FAQ

New Zealand is fortunate to have a lot of ocean with a lot of fish around it, but the population of different species can easily be damaged by over fishing. Scientific monitoring is important in order to make sure we don’t damage our valuable resource.

Contact the National Centre which covers the science you want to hear about. They are committed to public outreach, communicating science to people who can use it. Our scientists are busy, and often away on field work, but they make time to speak to many groups, such as professional societies, Rotary, Probus, rural women, schools and so on.

No. NIWA is not a regulatory body. We provide research and expert environmental science services for customers.

See who to contact in our media centre.

Yes, and it is a very serious problem. Find out about the international scientific consensus

No. NIWA is a Crown Research Institute(CRI), a Crown-owned company established to undertake scientific research and related activities. See Our Company for more details.

NIWA is developing an environmental forecasting service, EcoConnect, which provides subscribers with continually updated forecasts of weather-driven hazards such as flooding, suitable for port companies, regional councils, energy companies, and other customers.

NIWA are experts in environmental science. We have about 750 staff at 15 sites around New Zealand and in Perth, Australia. We conduct scientific research and provide applied science services. We work in environments from the bottom of the seafloor to the top of the atmosphere.

NIWA has diverse range of scientists and labs across New Zealand. Our national centres co-ordinate them to work on research and consulting projects, and are your doorway into our science. Each centre often collaborates with other scientific organisations within New Zealand and overseas.

2007 saw a surprise record low in summer sea ice in the arctic, much sooner than anyone was expecting.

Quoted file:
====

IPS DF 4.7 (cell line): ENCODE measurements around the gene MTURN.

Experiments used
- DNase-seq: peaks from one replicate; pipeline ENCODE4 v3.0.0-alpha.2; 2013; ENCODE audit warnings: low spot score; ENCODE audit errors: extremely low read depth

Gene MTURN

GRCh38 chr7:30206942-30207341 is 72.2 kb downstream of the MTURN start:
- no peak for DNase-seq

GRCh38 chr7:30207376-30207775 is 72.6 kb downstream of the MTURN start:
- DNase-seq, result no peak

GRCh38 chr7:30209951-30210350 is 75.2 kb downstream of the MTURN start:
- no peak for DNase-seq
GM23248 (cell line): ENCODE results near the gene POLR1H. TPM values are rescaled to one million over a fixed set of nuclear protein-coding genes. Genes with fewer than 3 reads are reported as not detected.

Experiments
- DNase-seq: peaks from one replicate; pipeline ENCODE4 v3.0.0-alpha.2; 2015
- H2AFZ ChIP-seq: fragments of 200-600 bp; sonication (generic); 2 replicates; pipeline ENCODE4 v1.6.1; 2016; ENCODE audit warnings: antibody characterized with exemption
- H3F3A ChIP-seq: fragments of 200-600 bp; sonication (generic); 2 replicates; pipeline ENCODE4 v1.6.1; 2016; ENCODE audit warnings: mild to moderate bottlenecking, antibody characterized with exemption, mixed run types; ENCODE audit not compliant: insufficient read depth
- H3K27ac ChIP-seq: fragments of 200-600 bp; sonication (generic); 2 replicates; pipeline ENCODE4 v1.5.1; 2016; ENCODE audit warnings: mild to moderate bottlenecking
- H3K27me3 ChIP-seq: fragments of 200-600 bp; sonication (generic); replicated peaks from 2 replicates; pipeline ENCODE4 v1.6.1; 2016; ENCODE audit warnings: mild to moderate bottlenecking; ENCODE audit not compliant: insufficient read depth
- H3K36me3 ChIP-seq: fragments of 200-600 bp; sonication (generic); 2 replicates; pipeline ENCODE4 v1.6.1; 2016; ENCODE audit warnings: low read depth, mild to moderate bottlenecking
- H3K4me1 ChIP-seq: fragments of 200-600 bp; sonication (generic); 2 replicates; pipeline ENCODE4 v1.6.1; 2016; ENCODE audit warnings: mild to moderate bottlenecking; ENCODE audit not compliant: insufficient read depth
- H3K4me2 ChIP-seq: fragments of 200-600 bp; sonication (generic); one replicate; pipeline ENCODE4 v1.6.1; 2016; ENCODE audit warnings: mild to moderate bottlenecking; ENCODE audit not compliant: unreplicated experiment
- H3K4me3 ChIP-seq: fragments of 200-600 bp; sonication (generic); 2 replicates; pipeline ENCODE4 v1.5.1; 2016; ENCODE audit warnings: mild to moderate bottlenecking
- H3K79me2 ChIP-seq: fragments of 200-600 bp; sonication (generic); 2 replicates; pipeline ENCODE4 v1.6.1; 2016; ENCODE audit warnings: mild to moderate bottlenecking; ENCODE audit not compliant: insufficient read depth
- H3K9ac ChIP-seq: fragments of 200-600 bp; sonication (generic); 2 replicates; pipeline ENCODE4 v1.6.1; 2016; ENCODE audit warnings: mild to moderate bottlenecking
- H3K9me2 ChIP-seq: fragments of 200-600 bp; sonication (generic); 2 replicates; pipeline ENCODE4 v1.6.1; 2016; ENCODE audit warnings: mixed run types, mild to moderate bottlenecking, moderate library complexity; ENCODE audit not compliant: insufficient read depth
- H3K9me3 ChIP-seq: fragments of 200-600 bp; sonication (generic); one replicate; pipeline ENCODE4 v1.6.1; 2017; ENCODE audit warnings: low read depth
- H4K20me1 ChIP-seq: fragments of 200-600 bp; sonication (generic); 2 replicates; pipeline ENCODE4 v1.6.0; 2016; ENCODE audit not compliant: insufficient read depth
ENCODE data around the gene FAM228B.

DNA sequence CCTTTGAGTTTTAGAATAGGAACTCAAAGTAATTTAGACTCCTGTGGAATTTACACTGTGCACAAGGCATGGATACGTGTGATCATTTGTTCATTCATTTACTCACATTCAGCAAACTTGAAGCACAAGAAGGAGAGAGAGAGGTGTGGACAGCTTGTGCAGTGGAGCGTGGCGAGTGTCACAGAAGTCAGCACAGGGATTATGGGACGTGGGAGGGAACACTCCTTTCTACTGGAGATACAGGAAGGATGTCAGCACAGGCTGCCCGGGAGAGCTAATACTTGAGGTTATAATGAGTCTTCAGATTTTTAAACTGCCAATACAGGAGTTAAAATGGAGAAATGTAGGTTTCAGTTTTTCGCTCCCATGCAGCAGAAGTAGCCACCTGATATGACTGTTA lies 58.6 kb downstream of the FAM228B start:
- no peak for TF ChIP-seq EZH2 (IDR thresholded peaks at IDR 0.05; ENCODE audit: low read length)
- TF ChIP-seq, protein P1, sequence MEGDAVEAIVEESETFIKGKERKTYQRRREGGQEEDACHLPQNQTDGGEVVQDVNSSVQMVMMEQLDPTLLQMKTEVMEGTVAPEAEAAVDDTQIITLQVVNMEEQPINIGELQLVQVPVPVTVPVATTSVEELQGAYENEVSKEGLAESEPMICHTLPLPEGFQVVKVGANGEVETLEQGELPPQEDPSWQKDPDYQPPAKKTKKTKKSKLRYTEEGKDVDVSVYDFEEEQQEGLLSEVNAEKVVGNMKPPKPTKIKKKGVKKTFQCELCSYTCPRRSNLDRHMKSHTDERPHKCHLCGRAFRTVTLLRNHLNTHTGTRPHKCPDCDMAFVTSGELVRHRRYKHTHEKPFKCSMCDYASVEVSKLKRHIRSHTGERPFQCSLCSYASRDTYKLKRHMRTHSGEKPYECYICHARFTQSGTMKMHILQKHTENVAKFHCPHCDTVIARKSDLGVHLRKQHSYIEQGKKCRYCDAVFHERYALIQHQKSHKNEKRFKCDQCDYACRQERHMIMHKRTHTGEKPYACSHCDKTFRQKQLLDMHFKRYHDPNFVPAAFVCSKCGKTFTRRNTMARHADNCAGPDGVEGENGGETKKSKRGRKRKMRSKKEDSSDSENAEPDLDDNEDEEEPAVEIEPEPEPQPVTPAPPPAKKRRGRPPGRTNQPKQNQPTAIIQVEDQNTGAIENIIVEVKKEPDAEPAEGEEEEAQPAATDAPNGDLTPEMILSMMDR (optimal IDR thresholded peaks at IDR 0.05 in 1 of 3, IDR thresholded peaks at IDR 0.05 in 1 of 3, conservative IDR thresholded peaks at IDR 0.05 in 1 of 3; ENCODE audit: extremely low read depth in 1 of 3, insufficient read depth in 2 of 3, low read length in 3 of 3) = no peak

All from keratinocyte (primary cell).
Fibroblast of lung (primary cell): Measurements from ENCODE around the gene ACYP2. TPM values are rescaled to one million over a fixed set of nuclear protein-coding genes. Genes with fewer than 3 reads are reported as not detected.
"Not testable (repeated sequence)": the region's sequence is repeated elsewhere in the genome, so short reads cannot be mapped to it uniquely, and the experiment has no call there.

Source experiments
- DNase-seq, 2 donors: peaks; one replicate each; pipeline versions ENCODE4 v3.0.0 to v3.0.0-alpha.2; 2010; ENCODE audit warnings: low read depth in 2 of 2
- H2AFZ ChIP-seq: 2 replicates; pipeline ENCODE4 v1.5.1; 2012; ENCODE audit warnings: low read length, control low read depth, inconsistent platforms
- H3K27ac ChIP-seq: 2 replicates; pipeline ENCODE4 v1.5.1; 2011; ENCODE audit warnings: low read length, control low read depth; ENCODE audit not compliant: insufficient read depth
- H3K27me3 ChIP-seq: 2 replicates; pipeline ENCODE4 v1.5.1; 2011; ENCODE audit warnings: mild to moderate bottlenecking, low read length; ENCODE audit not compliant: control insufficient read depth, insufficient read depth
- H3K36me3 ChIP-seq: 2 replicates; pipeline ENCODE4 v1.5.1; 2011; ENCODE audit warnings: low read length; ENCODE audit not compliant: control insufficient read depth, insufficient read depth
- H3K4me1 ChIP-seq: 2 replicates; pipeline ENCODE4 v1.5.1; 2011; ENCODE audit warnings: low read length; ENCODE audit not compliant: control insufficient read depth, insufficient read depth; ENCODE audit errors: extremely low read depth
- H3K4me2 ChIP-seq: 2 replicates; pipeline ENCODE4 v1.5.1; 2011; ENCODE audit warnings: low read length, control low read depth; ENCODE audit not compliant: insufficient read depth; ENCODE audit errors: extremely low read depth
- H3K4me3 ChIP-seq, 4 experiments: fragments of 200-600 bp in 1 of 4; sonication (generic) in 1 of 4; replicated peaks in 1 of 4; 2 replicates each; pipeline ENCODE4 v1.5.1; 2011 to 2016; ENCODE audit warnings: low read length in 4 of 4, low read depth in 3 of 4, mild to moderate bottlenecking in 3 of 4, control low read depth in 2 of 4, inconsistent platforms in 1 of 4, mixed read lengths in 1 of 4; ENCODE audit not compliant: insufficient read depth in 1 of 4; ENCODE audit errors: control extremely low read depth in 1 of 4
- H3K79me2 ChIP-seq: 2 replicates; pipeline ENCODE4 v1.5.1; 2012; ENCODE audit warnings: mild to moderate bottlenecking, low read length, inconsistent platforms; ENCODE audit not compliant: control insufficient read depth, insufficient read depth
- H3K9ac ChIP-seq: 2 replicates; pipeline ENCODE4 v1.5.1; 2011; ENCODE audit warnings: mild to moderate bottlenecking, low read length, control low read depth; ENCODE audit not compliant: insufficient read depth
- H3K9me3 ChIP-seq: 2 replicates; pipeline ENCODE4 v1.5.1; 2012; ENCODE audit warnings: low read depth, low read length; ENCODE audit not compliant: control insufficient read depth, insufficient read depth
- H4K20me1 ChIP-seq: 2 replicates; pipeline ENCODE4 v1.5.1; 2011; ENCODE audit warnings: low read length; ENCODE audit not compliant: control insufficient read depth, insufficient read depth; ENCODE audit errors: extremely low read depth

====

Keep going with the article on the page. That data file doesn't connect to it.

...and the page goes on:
See this page in our National Climate Centre.

A lot of different customers, including central and local government. See our partners and funders for more information.

General

The example used here is for Murawai Beach, 11km north of Anawhata.

This is a common question. The Metservice tide forecast is based on LINZ tide forecast, which uses known tide times at standard ports and then applies an offset for 'secondary ports' - for example, Muriwai Beach. These offset values are often approximate.

The NIWA tide forecast is predicted by a purpose built tide model designed to calculate the tide at any location of open coast (not harbours) around New Zealand. The NIWA tide model has a stated accuracy of +/- 10 mins.

Atmosphere

The mass of carbon emissions can easily be calculated.
You might think that because all the carbon in cattle farming comes from the grass that the cattle is fed on, then the beef produced should be carbon neutral. But this is not the case.
Greenhouse gases are atmospheric gases that intercept long-wave (mainly infrared) radiation emitted from the Earth's surface.
PPM and PPB are units used in atmospheric chemistry to describe the concentration of gases.
The Global Warming Potential (GWP) of a greenhouse gas is its ability to trap extra heat in the atmosphere over time relative to carbon dioxide (CO2). This is most often calculated over 100 years, and is known as the 100 year GWP.
A carbon neutral activity is one that has a carbon footprint of zero.
Carbon is a very common element, present in plants, animals, the atmosphere, ocean, and rocks. It naturally moves between these forms by many processes, learn about some here.